This year Canadians have an added incentive to contribute to their registered retirement savings plans (RRSPs) by the March 1 deadline: larger-than-usual tax balances.
Those who have received the Canada Emergency Response Benefit (CERB) and other federal COVID-19 income supports may experience tax shock this spring because Ottawa withheld little or no tax at source on those payments. Even workers who have been on Employment Insurance (EI) during spells of unemployment may be in a similar situation if the government didn’t deduct enough tax from their cheques.
READ MORE: ‘Fear and uncertainty’ — What to expect from your 2021 taxes
Contributing to an RRSP by the beginning of March allows Canadians to lower their taxable income for the year 2020, which can trim their tax bill this spring.
“If you received the (COVID-19) benefits maybe you can put some money aside into your RRSP, because deductions … will reduce your tax owing,” says Lisa Gittens of H&R Block.
“It’s not dollar-for-dollar coming off your balance owing, but it’s going to reduce it somewhat and you still get to keep the RRSP (contribution),” says Jennifer Gorman at Turbotax Canada.
READ MORE: CERB recipients deemed ineligible after messaging mix-up won’t be forced to repay
But before you put money into your RRSP, take a look at your broader financial situation, says Liz Schieck, a certified financial planner at The New School of Finance.
While a “strategic” RRSP contribution might make perfect sense for some this year, that may not always be the case — even if you have a hefty tax liability.
How RRSP contributions work
An RRSP is a special kind of account that can help you save for financial goals and especially retirement. Unlike your plain-vanilla savings account, where any interest you receive is subject to tax, any interest or investment gains your money earns while sitting inside an RRSP is sheltered from tax. However, you’ll have to pay tax when you take funds out of the RRSP.
Canadian Tire is closing its 18 National Sports stores. Here’s where they’re located.
Bear bites woman’s bare bottom from outhouse toilet in Alaska
Anyone who has earned income and files a tax return can open and contribute to an RRSP up until the end of the year they turn 71. You can contribute a maximum of 18 per cent of your earned annual income, up to a dollar ceiling that’s set at $27,230 for the 2020 tax year. Any unused contribution room builds up year over year.
READ MORE: What to expect from your 2021 taxes and how to prepare
Your RRSP contributions are tax-deductible, and if you put money into the account within the first 60 days of the year (usually by March 1 or Feb. 29 in a leap year) you can claim those funds as a tax deduction for the previous tax year. This can lower your tax balance for that year or generate a refund.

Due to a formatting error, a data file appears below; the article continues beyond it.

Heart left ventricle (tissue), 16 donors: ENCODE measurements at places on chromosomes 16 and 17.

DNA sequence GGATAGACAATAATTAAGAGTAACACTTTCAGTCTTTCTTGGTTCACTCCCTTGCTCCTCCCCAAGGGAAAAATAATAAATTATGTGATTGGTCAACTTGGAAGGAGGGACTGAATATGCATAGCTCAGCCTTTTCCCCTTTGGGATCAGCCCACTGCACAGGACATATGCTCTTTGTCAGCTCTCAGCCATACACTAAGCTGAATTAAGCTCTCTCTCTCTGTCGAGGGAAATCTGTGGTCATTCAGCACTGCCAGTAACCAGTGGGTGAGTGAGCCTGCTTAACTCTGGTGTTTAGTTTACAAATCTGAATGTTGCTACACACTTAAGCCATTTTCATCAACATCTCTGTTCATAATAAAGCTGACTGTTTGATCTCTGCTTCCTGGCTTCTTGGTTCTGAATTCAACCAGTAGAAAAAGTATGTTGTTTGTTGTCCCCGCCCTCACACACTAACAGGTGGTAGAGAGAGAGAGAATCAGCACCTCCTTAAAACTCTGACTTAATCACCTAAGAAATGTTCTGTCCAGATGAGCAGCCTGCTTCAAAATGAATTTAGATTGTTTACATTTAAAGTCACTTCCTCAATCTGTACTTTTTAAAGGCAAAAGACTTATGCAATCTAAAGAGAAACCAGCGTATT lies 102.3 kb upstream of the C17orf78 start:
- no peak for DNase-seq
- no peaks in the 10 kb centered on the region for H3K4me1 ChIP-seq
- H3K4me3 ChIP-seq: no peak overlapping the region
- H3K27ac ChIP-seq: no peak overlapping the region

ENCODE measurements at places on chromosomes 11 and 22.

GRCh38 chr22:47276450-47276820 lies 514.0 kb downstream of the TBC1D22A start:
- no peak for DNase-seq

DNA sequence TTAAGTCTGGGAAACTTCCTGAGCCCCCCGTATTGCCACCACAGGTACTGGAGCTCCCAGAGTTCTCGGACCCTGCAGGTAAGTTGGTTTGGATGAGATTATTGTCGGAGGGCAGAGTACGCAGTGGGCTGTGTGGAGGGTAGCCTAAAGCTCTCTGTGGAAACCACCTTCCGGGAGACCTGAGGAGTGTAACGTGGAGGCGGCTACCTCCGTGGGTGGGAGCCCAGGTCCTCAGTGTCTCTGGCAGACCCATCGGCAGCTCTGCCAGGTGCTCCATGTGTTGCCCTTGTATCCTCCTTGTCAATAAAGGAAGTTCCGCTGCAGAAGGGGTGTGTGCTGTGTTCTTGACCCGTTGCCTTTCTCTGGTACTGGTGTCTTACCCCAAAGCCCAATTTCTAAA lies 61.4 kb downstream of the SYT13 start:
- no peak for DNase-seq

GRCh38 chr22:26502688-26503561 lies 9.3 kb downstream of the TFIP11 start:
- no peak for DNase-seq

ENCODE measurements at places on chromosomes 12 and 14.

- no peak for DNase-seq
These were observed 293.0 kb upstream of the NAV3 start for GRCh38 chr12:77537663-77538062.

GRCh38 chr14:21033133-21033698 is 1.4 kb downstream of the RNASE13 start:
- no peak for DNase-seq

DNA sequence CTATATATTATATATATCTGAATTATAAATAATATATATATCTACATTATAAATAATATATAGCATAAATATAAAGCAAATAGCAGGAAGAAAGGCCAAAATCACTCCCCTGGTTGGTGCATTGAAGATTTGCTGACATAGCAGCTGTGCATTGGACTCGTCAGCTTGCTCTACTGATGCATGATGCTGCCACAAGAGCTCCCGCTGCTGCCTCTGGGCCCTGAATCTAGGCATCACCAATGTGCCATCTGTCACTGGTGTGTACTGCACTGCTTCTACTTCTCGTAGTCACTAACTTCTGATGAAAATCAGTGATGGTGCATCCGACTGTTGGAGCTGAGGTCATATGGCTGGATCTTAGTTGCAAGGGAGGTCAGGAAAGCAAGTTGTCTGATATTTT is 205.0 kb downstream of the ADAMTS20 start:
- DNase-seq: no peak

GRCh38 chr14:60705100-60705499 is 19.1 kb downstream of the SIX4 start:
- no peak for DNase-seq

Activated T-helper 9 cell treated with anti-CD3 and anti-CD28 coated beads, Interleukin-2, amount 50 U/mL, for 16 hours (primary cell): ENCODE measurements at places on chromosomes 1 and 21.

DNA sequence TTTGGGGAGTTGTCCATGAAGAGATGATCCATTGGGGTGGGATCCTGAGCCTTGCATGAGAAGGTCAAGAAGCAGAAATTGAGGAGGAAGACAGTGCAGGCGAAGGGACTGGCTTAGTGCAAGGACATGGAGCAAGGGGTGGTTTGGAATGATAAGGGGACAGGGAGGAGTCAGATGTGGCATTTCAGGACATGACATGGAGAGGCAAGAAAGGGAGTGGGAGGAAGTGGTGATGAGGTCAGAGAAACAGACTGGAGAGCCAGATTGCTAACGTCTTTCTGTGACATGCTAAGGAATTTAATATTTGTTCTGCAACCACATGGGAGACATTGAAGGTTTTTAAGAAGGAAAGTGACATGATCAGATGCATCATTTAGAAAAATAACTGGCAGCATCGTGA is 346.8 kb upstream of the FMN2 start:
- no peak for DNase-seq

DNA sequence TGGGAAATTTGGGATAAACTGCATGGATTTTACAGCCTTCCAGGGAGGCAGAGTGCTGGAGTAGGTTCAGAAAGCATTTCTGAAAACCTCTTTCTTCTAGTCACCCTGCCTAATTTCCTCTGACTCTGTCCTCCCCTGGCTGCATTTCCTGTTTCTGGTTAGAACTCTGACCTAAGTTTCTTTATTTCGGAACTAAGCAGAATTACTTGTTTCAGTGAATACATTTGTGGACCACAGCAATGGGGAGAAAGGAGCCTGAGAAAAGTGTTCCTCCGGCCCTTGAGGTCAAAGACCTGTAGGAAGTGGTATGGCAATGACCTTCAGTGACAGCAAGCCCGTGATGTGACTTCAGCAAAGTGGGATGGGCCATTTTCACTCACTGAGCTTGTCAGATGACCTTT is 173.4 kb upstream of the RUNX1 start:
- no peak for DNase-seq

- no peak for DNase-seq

How to decide whether to contribute
The ability to reduce your bill for a given tax year is a nice perk of RRSP contributions but shouldn’t be primary consideration when you’re thinking about whether you should put money into the account, says Schieck.
Where the RRSP “really shines” is in a scenario in which you’re in a high tax bracket when making contributions and expect to be in a lower bracket when making withdrawals. That means you’ll be getting a big tax break when you put the money in and won’t have to pay as much tax when you take funds out, presumably in retirement.
READ MORE: CRA accounts locked as a ‘precaution,’ agency says
But if you’ve been receiving COVID-19 benefits this year, chances are your income is going to be lower than usual and so will be the tax deduction from your RRSP contribution.
“It may not be the best bang for your buck,” Schieck says.
For example, with a taxable income of $100,000 a $5,000 RRSP contribution would result in tax savings of $2,057 for an Ontario taxpayer, according to the 2020 RRSP Savings Calculator provided by EY. But the same $5,000 deposit to an RRSP would generate just $1,289 in tax savings for someone with a taxable income of $50,000.
Schieck suggests looking at your total income for 2020 and your overall financial goals when deciding whether and how much to contribute to an RRSP.
“If you have a financial planner or an accountant that you can ask for advice before the deadline, I highly recommend that,” she said via email.
The first step, she says, is to make sure that your short-term needs are covered. If you expect a lot of tax owing, for example, make sure you’d have enough money to pay for it even after contributing to your RRSP.
“You would have to contribute significantly more than your tax bill in order to erase taxes owing,” Schieck wrote.
You’ll also want to have enough cash savings set aside for a financial emergency, she adds. Similarly, if you foresee any large expenses coming up, make sure you’ll be able to pay for them. And if you are carrying high-interest debt you may want to use your spare cash toward that.
“It’s important to take stock of these kinds of things before making that contribution, to make sure you’re making a decision that’s right for you,” Schieck wrote.
© 2021 Global News, a division of Corus Entertainment Inc.